you can stop influenza with vitamin D for free
Herbal medicine is all that you need
But they can't charge a fifty dollar fee

They inject you
They infect you
They stick that needle in your arm
and chemically wreck you

They use you
They abuse you
They say they're saving your life while they really confuse you

All you parents grab your kids
And shoot 'em up just like guinea pigs
Inject your teens and your babies in the crib
And when they get paralyzed
That's when you realize
There's no way to undo what you did

The big drug companies are makin' a killing
Collectin' the billions and gettin' away like a James Bond villain
cause they're willin' to do almost anything
Just to make money with the flu vaccine
(c) 2009 by Michael Adams (The Health Ranger)

Have You Seen This...

I Met the Walrus

Parting Shots...

Cash For Clunkers: The Sequels
By Will Durst

Got to give the President a big bowl of props for interrupting Obama Rama on Martha's Vineyard with his valiant effort to paint a big old smiling happy face on the side of the economy. Although in the future, he might want to come up with something a bit more reassuring than "we're losing jobs at a much slower pace." Hey everybody, did you catch that? The economy is doing less badly. Alright! Its not getting worse as rapidly as it previously was. Woo hoo! The brakes are on the slide. About as encouraging as a squad of septuagenarian cheerleaders waving black pom-poms after a loss in the rain at night.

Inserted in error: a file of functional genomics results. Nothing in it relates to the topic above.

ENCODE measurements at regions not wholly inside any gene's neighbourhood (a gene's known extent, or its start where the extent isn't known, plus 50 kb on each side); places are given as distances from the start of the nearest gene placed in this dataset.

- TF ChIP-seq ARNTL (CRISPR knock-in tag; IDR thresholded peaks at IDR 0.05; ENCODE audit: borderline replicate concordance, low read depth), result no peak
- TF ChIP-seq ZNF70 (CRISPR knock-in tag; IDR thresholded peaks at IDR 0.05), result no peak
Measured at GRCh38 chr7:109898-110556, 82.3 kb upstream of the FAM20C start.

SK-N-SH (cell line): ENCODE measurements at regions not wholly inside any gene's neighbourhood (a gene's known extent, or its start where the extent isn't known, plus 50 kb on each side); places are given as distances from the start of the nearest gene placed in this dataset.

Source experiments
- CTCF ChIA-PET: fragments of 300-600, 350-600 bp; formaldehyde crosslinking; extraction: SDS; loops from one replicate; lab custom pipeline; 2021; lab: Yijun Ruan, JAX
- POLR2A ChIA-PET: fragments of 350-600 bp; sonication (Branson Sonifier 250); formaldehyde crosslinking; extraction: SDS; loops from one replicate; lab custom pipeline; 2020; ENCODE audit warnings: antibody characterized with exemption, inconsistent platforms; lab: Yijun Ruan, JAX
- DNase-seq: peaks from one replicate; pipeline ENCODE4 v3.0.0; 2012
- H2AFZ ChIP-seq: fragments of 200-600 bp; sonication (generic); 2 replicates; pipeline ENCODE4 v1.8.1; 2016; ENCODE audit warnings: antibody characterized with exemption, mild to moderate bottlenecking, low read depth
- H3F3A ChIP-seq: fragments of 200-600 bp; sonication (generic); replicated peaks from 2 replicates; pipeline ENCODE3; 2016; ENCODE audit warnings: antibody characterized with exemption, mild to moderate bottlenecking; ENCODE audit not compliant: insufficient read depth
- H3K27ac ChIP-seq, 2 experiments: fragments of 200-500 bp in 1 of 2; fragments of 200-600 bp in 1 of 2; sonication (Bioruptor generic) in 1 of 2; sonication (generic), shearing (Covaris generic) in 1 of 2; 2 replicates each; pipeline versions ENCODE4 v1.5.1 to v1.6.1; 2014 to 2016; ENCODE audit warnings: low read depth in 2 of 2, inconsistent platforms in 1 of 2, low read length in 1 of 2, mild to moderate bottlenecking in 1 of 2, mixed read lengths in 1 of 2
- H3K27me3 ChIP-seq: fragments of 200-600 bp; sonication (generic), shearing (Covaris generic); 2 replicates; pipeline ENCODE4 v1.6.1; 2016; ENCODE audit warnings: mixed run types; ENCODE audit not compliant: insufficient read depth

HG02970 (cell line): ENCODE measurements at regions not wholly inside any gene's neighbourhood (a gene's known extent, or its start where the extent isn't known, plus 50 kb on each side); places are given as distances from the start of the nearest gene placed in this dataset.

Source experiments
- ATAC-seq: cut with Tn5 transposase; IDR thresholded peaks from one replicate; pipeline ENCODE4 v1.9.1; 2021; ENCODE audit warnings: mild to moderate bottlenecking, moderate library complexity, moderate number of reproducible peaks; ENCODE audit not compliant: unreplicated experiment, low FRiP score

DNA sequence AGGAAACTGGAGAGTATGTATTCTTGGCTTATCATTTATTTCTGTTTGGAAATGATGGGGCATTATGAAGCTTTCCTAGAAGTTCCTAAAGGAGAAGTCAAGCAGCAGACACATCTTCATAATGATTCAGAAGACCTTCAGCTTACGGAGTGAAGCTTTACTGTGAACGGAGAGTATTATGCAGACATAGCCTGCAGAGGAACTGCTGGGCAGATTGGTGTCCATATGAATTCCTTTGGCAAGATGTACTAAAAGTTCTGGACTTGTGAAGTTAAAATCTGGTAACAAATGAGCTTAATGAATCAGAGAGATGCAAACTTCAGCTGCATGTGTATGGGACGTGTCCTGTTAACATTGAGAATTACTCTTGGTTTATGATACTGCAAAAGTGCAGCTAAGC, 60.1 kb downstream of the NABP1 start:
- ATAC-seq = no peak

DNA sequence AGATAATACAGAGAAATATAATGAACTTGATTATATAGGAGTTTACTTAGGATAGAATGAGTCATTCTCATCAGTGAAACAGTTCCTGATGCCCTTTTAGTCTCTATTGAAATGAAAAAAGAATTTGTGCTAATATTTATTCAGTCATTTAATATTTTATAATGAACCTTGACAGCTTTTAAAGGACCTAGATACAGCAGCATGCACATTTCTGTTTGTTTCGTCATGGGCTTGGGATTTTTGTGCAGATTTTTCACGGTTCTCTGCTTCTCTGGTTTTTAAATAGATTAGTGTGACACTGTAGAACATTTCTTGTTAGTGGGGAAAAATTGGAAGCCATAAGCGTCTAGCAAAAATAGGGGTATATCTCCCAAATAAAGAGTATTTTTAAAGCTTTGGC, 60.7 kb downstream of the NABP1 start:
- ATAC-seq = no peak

Typically, economists are unsure whether the parachute has or hasn't opened to slow the free fall of our recession. Or why. That's because they're economists. You know that phrase: "couldn't tell his ass from yellow paint?" Next time you see an economist on one of those cable talk shows, check under his fingernails. You got it. Chips of yellow paint. Look up equivocating in the dictionary, there's a picture of an accountant hiding from an economist.